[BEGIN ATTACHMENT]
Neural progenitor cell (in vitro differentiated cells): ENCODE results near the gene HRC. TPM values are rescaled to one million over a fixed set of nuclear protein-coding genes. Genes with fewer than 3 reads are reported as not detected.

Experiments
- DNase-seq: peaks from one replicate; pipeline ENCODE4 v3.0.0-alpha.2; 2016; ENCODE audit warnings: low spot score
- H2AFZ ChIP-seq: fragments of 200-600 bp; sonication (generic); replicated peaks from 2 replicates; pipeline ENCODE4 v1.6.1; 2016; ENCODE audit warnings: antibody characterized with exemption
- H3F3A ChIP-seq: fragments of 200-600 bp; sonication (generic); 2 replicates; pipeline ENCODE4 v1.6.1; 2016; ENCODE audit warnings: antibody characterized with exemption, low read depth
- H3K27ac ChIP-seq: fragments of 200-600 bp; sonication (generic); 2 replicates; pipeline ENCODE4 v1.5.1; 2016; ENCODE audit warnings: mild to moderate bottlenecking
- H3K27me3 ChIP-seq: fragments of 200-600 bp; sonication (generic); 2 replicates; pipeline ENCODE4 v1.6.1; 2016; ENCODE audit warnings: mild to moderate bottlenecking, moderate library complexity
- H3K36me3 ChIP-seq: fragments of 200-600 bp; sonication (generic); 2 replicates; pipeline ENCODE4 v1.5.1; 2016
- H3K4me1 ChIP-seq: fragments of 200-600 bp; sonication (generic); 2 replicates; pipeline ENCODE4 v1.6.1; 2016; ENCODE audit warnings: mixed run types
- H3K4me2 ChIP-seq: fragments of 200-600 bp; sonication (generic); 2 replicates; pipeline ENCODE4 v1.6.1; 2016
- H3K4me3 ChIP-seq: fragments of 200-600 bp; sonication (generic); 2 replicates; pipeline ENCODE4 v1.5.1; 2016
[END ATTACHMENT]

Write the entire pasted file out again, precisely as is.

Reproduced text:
Neural progenitor cell (in vitro differentiated cells): ENCODE results near the gene HRC. TPM values are rescaled to one million over a fixed set of nuclear protein-coding genes. Genes with fewer than 3 reads are reported as not detected.

Experiments
- DNase-seq: peaks from one replicate; pipeline ENCODE4 v3.0.0-alpha.2; 2016; ENCODE audit warnings: low spot score
- H2AFZ ChIP-seq: fragments of 200-600 bp; sonication (generic); replicated peaks from 2 replicates; pipeline ENCODE4 v1.6.1; 2016; ENCODE audit warnings: antibody characterized with exemption
- H3F3A ChIP-seq: fragments of 200-600 bp; sonication (generic); 2 replicates; pipeline ENCODE4 v1.6.1; 2016; ENCODE audit warnings: antibody characterized with exemption, low read depth
- H3K27ac ChIP-seq: fragments of 200-600 bp; sonication (generic); 2 replicates; pipeline ENCODE4 v1.5.1; 2016; ENCODE audit warnings: mild to moderate bottlenecking
- H3K27me3 ChIP-seq: fragments of 200-600 bp; sonication (generic); 2 replicates; pipeline ENCODE4 v1.6.1; 2016; ENCODE audit warnings: mild to moderate bottlenecking, moderate library complexity
- H3K36me3 ChIP-seq: fragments of 200-600 bp; sonication (generic); 2 replicates; pipeline ENCODE4 v1.5.1; 2016
- H3K4me1 ChIP-seq: fragments of 200-600 bp; sonication (generic); 2 replicates; pipeline ENCODE4 v1.6.1; 2016; ENCODE audit warnings: mixed run types
- H3K4me2 ChIP-seq: fragments of 200-600 bp; sonication (generic); 2 replicates; pipeline ENCODE4 v1.6.1; 2016
- H3K4me3 ChIP-seq: fragments of 200-600 bp; sonication (generic); 2 replicates; pipeline ENCODE4 v1.5.1; 2016